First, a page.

Update: The awesomely awesome Nymphy at D/E the Tank! and Famous Shaman blogger Lodur of Way of the Totem, as well as many others, responded to Apple's post.  Apple herself made some updates as well.  This should be a reminder to all of us that we are not alone, even when we feel despondent, isolated, or broken.  This is also a reminder to all the oppressors that we will overcome any obstacle thrown in our path, that we won't give up the fight for OUR rights.  Further awareness and openness can only strengthen the bonds between us, not only as gamers, but as humans, colleagues, family, and friends.  And while I fear these stories may continue to come out of the woodwork, it is good to know that there are more shoulders to lean on.  Again, I encourage you to seek a friend, a guildie, anyone, before contemplating taking your life, before giving up on yourself.  You ARE worth fighting for!

Monday, March 5, 2012

An Interesting Scenario...

After my last post about my positive experience with the LFR tool, some of my twitter friends had a discussion about the LFR tool and issues that tend to arise with being grouped with random people.  Random people, mind you, who may not have your intentions in mind, who may not care about you or your feelings or needs, who is only looking to satisfy their own desires for E-Glory, loot, etc.  People, as fortune usually would tell us, who can be downright mean, rude, demanding, or any other myriad of undesirable personalities, and who aren't afraid to let us know where we mess up.

Without giving too many details away in respect to their privacy, this friend had an incident in a Well of Eternity group, and since then is unable to go back into said group for many reasons.  This inability to do the instance could prevent my friend from being able to do LFR.  This would prevent my friend from seeing the end of the game that I talked about a bit in my last post.  Eventually, as we discussed, my friend will get to see the final battle with Deathwing, in all it's fiery glory.  But it may not be until Pandaria is being explored, or if that item squish thing happens, maybe further depending on what happens with the older raids.  I told my friend that I would be there for them if they needed help with grouping, but after our conversation, I got to thinking.

My wife is the same way as my friend in some respects.  She doesn't like getting yelled at, doesn't like being told what she is doing is wrong, that sort of thing.  My wife isn't dumb, she knows what she needs to do.  She just has no desire to do research for a video game (I think I talked about that a few posts ago).  In all likelihood, my wife will not get to experience the final battle with Deathwing either.  So that's two people in my circle who may not see the dragon beastly thing fall.  How many more could be out there, unable to participate in LFR, and for whatever reason, is unable to participate in the final act in a meaningful way?

The truth is, we don't know.  We may never know.  I assume that there are a good amount of people that ARE doing LFR.  I don't have numbers to back that up, however.  But beyond them, you have the 85s that aren't interested in raiding at all, and only want to beat each other up in Arena's or Battlegrounds.  I assume that leaves a fair amount of max level characters that could participate in LFR, but for whatever reason, they just can't or don't.  So how do we include them in the story?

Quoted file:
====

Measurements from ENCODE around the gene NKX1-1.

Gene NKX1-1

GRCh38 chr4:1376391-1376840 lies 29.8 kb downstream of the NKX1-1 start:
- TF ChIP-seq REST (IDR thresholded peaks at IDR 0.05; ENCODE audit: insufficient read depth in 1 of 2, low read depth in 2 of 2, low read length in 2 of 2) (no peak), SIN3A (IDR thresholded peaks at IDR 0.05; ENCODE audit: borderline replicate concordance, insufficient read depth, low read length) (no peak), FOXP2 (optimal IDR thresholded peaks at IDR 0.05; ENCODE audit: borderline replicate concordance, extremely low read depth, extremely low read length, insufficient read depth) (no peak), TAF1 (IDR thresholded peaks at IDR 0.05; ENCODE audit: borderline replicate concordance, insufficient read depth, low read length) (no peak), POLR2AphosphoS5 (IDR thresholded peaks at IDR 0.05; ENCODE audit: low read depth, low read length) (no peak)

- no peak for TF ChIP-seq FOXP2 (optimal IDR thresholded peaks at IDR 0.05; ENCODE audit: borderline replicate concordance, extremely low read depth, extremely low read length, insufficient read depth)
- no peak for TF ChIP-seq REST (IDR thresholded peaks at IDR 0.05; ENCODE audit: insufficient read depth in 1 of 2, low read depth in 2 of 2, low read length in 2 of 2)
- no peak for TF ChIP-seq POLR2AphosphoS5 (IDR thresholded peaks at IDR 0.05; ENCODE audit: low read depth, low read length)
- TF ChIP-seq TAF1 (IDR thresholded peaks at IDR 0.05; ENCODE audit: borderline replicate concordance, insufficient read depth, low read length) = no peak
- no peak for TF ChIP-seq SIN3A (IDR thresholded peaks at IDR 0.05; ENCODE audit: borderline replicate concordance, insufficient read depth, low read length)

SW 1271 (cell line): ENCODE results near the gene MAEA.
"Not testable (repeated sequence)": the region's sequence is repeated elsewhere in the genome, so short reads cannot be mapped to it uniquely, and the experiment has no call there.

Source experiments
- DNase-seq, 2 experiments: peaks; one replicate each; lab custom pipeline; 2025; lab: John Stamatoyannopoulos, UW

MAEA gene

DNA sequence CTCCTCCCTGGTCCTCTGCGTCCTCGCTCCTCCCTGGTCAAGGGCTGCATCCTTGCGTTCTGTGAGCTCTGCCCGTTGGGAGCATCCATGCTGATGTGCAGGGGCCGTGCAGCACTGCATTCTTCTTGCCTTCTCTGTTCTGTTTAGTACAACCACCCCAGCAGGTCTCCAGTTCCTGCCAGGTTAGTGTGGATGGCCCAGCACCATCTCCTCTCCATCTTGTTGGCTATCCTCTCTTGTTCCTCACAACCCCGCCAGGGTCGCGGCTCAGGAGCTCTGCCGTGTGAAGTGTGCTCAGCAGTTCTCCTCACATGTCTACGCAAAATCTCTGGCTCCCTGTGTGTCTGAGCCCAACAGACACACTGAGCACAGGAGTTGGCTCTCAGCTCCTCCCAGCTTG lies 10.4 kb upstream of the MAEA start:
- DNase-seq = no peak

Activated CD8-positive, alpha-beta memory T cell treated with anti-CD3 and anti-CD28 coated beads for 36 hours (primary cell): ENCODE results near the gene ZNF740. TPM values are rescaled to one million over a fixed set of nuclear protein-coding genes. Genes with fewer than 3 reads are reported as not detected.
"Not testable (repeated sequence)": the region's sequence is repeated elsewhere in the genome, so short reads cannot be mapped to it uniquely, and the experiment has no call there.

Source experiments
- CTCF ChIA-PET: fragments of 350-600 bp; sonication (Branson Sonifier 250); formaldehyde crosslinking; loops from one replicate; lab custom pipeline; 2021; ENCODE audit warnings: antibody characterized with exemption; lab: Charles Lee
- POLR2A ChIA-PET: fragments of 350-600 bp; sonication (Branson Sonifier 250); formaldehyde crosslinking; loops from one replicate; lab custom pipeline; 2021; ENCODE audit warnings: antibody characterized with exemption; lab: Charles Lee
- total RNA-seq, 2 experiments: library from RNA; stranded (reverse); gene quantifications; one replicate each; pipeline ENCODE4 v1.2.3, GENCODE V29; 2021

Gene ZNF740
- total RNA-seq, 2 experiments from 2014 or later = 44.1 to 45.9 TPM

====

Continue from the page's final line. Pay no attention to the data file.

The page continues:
There's a couple of things WoW has done in the past to accomplish this.  In Vanilla, you had the AQ events to unlock that place, and I'm not sure if there was an event to lead up to Naxxramas.  In Burning Crusade, you had the Isle of Quel'danas dailies, as well as Magister's Terrace, that gave a slight level of involvement. But Magister's Terrace was a heroic, and a hard one at that, that had little to do with Sunwell in my opinion.  Wrath had a fairly decent lead-up to ICC, again, in my opinion, with the three dungeons with the nice gear upgrades.  The final boss of the final dungeon had you running from the main antagonist, however.  Not very heroic of our heroes to be running alongside Jaina or Sylvanas for our very lives.  Still, we got to see Arthas at least.  But again, these were heroics with potentially complicating mechanics and moderate risk encounters.  And while, yes, both the Terrace and ICC heroics also had normal modes, nobody ran them, because everyone wanted the higher gear upgrades.  Those that did run the normal versions dropped group if their one item upgrade didn't drop.

Cataclysm took a step back here, surprise, in my opinion.  The gear gap from the heroics gives you a better chance to participate in raids, however the final story doesn't really feature the main antagonist in any way.  Rather, it has you jumping through hoops to acquire the only thing that could destroy Deathwing.  This is similar to the Magister's Terrace encounter, which featured a reborn Kael'Thas as the end boss (which led to a phenomenon I shan't reconstruct).  While interesting, I think Blizzard missed an opportunity to have Deathwing pop in and try to stop our heroes, or something.  Not only that, but Cataclysm end game heroics don't have a normal option, a shift that Blizzard intends to take with them in Pandaria; why run normals when you can run heroics instead?  Well, because not everyone can handle heroics.  Some people couldn't even handle normals in Wrath or BC.

All of these end game encounters share something, though.  Despite their differences, they all featured boss mechanics that asked much of the players compared to heroics from earlier in the expansion.  This is also becoming a trend in the game in general, where players adapt to mechanics and don't feel challenged.  In return, Blizzard has to step up the difficulty, often by throwing stuff on the ground, adding AoE packs, making us move, avoiding moving walls, etc, and while they have said before they would never do an other Oculus type encounter, I'm sure they could improve upon the mechanic and implement it in a different way.  This does nothing to ease the fears of a gun-shy healer, like myself, or a pull-shy tank such as my spouse.  This creates more stress, and stress isn't very fun.  I play this game to avoid stress, not experience it.